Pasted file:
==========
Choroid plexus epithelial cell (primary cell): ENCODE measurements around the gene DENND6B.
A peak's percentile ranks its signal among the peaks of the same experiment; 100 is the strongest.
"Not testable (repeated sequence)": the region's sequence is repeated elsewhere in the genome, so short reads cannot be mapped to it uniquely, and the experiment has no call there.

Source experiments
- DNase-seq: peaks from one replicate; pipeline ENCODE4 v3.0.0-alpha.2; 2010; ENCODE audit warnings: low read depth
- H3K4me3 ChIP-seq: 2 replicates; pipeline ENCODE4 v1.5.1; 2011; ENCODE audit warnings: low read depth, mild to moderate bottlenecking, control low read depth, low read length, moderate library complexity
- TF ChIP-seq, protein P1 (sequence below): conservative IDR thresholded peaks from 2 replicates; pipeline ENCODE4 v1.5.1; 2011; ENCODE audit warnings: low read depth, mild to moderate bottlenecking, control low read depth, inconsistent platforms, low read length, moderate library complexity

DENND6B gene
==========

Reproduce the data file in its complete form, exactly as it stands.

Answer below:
Choroid plexus epithelial cell (primary cell): ENCODE measurements around the gene DENND6B.
A peak's percentile ranks its signal among the peaks of the same experiment; 100 is the strongest.
"Not testable (repeated sequence)": the region's sequence is repeated elsewhere in the genome, so short reads cannot be mapped to it uniquely, and the experiment has no call there.

Source experiments
- DNase-seq: peaks from one replicate; pipeline ENCODE4 v3.0.0-alpha.2; 2010; ENCODE audit warnings: low read depth
- H3K4me3 ChIP-seq: 2 replicates; pipeline ENCODE4 v1.5.1; 2011; ENCODE audit warnings: low read depth, mild to moderate bottlenecking, control low read depth, low read length, moderate library complexity
- TF ChIP-seq, protein P1 (sequence below): conservative IDR thresholded peaks from 2 replicates; pipeline ENCODE4 v1.5.1; 2011; ENCODE audit warnings: low read depth, mild to moderate bottlenecking, control low read depth, inconsistent platforms, low read length, moderate library complexity

DENND6B gene